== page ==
How an unpopular tax bill is now on the verge of passage
House Speaker Paul Ryan (R-Wis.) speaks about the Republican tax reform bill currently before Congress. Mark Wilson/Getty Images

How an unpopular tax bill is now on the verge of passage

Congressional Republicans are set to pass their amended tax reform bill as early as Tuesday evening, handing President Donald Trump his first legislative victory since taking office.

But how is a tax bill — which polls show is hovering around an abysmal 30% approval rating — this close to passage?

Look no further than a handful of Republican senators.

Initially, the same few Republican senators who helped sink the GOP effort to repeal and replace the Affordable Care Act earlier this year were also not sold on the tax reform plan.

For example, Sen. Lisa Murkowski (R-Alaska) — one of the three Republicans who voted against the ACA repeal bill that failed over the summer — seemed like a possible “no” vote, given that the bill repeals the ACA’s individual mandate.

Repealing the individual mandate will cause insurance premiums to rise, and could cause 13 million people to lose their insurance, according to the non-partisan Congressional Budget Office. Those kinds of numbers led to Murkowski’s “no” vote against the so-called “skinny” ACA repeal.

However Murkowski is supporting the tax bill because it now allows oil drilling in the Arctic National Wildlife Refuge — a provision Murkowski wrote and has wanted to see pass for years.

Sen. Bob Corker (R-Tenn.) also flipped his vote.

Corker was the only Senate Republican to vote against the first version of the Senate tax plan, saying he could not vote for legislation that would add to the deficit.

“I wanted to get to yes,” Corker said in a Dec. 1 statement explaining why he voted against the GOP Senate’s initial tax plan. “But at the end of the day, I am not able to cast aside my fiscal concerns and vote for legislation that I believe, based on the information I currently have, could deepen the debt burden on future generations.”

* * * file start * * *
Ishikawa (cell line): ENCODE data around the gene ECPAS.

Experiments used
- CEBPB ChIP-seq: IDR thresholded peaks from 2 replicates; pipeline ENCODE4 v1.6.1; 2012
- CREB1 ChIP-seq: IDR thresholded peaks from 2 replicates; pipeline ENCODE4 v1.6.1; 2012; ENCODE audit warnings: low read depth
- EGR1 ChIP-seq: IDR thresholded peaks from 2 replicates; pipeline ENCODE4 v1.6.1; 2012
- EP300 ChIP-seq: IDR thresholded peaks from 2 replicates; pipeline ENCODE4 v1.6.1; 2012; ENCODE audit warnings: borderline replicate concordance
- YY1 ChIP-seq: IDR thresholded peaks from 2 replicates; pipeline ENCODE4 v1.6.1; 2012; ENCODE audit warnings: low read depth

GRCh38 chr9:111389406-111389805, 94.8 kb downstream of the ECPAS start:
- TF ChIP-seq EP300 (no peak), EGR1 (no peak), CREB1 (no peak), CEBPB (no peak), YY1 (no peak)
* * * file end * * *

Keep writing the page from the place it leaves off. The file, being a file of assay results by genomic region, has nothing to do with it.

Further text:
However, Corker is now planning to vote for the amended tax plan, despite the fact that the new version still ads more than $1 trillion to the deficit.

“After great thought and consideration, I believe that this once-in-a-generation opportunity to make U.S. businesses domestically more productive and internationally more competitive is one w should not miss,” Corker said in a statement.

And Sen. Susan Collins (R-Maine) — who, like Murkowski, voted against the ACA repeal because it would raise insurance premiums and cause millions to lose insurance coverage — announced on Monday that she, too, is voting for the tax bill, despite the fact that it has the individual mandate repeal.

Collins sought to justify her vote in a speech on the Senate floor, saying she is “concerned about the inclusion of the repeal of the individual mandate,” but said she will now push for passing legislation that shores up the ACA insurance markets.

With those three Republican senators voting yes on the bill, it’s virtually assured to make it through the Senate.

In the House, just 13 Republicans voted against the first version of the tax bill. That was far short of the more than 20 “no” votes needed to sink the plan.

And on Monday, one of those 13 Republicans who initially voted no, Rep. Tom McClintock (R-Calif.), announced he is now voting for the amended version.

Republicans hope that passing this bill will improve their chances in the 2018 midterm elections.

However a number of polls taken in recent days have found that less than a third of voters back the plan, with majorities believing the bill favors the rich.

That makes it unlikely that the tax plan will help Republicans at all at the ballot box next November.

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